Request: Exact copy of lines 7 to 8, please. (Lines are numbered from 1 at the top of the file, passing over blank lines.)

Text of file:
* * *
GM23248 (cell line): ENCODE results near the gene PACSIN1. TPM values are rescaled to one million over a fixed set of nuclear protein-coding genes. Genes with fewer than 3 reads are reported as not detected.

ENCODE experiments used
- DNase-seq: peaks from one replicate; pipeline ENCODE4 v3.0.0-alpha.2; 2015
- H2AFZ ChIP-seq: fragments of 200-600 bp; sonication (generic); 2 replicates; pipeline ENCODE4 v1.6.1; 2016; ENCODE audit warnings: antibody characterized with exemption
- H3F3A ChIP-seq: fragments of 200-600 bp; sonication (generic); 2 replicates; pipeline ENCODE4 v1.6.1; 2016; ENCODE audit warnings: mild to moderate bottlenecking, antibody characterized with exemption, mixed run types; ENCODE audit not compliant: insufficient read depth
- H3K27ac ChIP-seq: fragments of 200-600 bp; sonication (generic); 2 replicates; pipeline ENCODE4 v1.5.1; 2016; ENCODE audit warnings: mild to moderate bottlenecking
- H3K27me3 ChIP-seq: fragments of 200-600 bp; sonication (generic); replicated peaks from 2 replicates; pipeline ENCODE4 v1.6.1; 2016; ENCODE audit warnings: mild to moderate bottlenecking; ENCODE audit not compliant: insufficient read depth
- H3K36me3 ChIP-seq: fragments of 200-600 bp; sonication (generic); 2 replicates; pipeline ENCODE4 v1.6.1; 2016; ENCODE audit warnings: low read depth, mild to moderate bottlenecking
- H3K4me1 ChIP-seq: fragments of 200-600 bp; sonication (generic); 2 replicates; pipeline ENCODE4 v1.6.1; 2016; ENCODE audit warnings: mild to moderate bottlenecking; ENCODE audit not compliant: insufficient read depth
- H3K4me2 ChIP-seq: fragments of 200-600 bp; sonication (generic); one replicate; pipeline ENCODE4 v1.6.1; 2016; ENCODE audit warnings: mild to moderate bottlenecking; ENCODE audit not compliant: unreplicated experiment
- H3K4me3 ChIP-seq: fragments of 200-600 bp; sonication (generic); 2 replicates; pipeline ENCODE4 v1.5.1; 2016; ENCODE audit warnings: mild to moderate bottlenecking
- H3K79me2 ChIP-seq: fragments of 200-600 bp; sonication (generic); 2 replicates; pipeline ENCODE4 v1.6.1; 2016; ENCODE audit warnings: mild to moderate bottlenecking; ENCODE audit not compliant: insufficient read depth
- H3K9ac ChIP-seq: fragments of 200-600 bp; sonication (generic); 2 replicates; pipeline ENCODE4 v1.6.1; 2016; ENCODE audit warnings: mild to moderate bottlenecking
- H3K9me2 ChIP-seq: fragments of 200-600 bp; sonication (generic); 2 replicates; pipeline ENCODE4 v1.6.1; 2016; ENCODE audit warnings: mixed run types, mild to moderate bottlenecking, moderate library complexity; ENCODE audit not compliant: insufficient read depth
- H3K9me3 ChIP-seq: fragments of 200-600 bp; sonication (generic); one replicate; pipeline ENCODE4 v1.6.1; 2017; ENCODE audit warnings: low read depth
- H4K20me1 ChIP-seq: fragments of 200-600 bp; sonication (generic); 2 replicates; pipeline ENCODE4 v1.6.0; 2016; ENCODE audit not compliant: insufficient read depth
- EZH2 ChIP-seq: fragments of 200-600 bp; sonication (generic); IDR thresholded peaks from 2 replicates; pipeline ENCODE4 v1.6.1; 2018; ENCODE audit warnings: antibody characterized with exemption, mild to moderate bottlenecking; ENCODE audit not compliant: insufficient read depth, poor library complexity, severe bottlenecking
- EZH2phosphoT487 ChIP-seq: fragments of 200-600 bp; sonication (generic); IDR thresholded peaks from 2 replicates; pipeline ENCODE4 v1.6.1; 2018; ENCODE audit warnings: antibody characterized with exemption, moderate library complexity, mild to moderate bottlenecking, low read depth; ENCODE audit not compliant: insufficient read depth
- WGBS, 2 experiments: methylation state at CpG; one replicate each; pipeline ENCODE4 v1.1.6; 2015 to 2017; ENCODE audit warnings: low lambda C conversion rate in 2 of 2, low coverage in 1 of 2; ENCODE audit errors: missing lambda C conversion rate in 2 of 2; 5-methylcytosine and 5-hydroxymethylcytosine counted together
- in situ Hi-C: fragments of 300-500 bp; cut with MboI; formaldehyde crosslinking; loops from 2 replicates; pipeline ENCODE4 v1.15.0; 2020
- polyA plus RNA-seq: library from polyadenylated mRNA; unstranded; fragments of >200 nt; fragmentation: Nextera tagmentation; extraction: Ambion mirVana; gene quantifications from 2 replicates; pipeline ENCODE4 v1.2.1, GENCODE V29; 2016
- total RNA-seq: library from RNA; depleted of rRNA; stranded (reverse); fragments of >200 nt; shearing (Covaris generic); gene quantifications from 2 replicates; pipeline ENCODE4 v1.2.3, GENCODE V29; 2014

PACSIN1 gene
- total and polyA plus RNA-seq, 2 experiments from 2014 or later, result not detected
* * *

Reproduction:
- H3K27me3 ChIP-seq: fragments of 200-600 bp; sonication (generic); replicated peaks from 2 replicates; pipeline ENCODE4 v1.6.1; 2016; ENCODE audit warnings: mild to moderate bottlenecking; ENCODE audit not compliant: insufficient read depth
- H3K36me3 ChIP-seq: fragments of 200-600 bp; sonication (generic); 2 replicates; pipeline ENCODE4 v1.6.1; 2016; ENCODE audit warnings: low read depth, mild to moderate bottlenecking